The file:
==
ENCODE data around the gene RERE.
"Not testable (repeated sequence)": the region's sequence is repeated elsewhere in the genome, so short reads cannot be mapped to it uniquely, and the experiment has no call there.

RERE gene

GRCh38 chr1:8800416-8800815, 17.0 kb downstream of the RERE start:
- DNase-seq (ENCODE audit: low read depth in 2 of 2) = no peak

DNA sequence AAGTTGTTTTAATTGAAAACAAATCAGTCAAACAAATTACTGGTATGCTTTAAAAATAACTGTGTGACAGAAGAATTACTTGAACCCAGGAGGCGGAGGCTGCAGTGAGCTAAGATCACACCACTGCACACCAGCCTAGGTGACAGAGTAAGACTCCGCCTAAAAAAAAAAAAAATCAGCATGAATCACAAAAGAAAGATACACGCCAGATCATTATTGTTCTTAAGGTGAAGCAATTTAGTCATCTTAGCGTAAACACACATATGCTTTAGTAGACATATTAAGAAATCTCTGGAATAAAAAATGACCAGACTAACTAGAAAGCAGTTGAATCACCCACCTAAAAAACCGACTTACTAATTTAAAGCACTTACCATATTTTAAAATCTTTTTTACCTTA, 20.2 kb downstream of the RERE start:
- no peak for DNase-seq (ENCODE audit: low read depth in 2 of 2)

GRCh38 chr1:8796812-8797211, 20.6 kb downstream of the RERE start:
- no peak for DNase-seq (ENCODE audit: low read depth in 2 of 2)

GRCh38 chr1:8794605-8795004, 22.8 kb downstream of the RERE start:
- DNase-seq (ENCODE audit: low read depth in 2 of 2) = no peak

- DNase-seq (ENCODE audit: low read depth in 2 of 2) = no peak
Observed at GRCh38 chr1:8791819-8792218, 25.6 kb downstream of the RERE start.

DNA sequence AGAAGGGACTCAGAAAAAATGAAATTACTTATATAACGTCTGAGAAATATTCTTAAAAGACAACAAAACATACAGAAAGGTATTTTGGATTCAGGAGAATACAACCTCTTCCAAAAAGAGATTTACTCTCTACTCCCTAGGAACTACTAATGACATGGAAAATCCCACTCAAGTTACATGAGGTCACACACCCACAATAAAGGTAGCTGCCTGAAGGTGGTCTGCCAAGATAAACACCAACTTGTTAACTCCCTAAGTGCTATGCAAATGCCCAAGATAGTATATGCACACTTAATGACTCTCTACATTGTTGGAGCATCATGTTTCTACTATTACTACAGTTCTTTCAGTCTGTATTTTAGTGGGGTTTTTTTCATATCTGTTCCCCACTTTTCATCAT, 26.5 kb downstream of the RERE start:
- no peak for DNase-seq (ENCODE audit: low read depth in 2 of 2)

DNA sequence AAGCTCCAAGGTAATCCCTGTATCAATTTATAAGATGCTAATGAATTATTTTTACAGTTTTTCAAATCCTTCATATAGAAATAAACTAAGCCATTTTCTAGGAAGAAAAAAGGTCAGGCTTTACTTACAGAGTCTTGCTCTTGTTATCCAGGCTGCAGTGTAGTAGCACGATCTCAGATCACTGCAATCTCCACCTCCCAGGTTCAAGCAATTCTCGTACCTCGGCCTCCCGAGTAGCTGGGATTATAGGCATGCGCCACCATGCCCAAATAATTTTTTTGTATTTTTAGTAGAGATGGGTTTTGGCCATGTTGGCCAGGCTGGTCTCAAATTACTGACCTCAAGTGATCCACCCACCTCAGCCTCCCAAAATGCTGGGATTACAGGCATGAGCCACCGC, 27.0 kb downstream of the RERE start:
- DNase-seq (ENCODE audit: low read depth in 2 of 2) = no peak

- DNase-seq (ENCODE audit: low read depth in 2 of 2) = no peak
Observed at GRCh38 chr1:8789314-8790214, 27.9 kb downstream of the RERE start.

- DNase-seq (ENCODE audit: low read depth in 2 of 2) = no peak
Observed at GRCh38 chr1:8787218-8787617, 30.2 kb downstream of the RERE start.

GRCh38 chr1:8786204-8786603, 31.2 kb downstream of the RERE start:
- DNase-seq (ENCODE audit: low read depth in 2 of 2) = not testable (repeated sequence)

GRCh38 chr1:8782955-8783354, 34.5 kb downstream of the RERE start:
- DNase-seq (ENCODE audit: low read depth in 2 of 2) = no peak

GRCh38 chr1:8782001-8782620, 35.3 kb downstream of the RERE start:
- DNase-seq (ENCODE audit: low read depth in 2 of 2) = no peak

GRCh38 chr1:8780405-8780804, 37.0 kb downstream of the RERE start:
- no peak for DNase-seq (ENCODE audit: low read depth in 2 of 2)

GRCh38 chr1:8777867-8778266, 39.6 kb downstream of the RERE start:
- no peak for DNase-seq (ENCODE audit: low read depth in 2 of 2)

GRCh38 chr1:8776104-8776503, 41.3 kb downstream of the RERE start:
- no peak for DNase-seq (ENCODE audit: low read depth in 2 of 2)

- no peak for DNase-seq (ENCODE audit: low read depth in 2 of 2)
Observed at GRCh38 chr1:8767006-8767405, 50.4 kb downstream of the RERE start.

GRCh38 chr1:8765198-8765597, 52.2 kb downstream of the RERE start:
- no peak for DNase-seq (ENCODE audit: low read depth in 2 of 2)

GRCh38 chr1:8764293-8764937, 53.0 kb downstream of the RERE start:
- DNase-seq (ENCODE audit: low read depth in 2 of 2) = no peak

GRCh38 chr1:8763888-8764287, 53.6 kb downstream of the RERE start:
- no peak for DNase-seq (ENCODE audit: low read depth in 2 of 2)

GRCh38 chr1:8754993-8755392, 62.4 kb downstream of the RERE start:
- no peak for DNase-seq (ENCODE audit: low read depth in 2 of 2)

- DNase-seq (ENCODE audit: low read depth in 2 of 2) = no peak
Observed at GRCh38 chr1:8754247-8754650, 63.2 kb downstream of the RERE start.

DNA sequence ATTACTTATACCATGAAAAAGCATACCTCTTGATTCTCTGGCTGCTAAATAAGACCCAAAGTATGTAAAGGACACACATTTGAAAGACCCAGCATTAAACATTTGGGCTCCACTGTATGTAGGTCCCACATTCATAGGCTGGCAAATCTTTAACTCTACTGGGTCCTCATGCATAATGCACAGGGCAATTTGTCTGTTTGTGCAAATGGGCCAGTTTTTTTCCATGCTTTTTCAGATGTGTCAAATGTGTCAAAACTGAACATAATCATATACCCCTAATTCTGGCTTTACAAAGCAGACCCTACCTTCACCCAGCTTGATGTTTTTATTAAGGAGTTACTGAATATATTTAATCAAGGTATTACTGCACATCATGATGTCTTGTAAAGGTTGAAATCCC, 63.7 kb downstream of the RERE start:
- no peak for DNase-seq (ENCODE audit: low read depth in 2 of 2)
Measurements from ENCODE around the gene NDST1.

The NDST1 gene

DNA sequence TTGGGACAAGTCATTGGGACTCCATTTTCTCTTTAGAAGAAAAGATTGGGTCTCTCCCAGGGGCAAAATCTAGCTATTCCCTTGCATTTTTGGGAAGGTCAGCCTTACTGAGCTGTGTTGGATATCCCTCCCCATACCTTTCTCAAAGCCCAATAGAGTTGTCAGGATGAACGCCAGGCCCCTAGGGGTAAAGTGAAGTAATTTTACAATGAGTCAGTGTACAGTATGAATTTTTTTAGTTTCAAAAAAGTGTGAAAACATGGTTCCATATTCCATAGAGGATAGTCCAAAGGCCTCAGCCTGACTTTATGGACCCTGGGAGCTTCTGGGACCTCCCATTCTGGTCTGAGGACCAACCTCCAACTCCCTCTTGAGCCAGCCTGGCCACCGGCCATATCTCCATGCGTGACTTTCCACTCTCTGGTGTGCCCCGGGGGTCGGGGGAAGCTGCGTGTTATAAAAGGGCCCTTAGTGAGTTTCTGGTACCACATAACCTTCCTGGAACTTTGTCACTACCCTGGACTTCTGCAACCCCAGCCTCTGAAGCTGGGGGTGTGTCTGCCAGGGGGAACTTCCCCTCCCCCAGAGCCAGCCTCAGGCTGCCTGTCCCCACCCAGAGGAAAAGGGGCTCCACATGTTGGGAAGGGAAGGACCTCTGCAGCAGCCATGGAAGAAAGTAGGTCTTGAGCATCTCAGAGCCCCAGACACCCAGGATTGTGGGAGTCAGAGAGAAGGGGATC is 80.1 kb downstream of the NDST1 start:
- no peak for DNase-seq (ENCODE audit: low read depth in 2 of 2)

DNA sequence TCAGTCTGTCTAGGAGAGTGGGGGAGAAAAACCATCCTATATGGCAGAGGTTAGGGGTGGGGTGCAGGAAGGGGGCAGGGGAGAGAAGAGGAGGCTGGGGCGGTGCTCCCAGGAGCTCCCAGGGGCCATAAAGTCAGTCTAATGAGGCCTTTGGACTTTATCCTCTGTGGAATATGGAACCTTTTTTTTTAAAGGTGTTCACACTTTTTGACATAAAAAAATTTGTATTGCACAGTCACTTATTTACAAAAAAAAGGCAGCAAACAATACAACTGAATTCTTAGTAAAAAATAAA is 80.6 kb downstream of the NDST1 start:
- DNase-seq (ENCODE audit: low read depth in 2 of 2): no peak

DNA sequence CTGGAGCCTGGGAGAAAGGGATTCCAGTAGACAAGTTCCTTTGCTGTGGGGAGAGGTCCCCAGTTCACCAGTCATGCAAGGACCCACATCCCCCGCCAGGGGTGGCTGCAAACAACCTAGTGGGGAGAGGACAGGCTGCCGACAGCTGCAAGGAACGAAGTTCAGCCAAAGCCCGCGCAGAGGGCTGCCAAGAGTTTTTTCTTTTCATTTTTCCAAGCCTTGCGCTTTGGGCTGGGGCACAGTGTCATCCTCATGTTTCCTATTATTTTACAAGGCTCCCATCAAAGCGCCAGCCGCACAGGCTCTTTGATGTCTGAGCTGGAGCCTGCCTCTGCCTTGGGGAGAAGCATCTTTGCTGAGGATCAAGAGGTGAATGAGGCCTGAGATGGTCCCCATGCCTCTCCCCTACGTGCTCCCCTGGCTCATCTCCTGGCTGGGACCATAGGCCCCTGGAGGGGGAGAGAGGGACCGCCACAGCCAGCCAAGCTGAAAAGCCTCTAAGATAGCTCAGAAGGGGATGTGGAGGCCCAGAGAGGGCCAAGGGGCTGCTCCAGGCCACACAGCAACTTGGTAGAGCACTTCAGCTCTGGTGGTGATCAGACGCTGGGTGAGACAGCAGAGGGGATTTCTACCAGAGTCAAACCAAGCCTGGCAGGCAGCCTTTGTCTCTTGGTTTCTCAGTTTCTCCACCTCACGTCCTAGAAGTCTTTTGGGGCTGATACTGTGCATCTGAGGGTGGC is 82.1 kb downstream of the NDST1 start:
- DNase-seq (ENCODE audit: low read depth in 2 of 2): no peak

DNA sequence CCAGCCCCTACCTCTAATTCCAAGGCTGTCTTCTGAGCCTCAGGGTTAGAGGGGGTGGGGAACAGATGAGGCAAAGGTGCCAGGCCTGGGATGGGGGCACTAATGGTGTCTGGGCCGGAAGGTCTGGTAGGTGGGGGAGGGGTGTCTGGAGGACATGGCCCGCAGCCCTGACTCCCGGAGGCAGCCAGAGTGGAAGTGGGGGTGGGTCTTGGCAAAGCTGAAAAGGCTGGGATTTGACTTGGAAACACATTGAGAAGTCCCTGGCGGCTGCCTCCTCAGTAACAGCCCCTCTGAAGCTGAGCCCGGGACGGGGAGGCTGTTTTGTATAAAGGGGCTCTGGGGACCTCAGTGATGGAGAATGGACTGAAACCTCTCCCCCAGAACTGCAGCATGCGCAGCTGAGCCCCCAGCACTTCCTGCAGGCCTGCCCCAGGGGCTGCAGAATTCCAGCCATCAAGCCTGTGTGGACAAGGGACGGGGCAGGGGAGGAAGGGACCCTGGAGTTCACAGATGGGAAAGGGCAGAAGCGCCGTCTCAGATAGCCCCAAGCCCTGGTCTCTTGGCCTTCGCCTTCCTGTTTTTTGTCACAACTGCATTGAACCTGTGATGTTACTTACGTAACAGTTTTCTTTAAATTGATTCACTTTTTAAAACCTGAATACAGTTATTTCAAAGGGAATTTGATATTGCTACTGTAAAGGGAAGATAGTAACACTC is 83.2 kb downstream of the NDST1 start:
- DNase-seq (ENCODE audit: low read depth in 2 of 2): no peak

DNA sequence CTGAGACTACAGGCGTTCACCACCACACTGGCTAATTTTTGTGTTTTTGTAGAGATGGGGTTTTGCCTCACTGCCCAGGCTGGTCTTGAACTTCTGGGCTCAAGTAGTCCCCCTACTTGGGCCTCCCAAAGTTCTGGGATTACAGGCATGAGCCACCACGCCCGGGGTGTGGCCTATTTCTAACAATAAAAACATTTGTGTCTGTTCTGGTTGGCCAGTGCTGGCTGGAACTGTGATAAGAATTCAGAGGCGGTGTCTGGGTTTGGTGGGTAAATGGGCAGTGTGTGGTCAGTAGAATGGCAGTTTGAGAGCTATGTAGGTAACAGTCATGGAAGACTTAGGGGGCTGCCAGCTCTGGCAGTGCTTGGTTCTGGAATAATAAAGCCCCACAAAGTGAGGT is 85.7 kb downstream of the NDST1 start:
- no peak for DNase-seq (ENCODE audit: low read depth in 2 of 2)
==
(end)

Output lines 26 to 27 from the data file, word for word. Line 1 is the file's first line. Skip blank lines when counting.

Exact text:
GRCh38 chr1:8782001-8782620, 35.3 kb downstream of the RERE start:
- DNase-seq (ENCODE audit: low read depth in 2 of 2) = no peak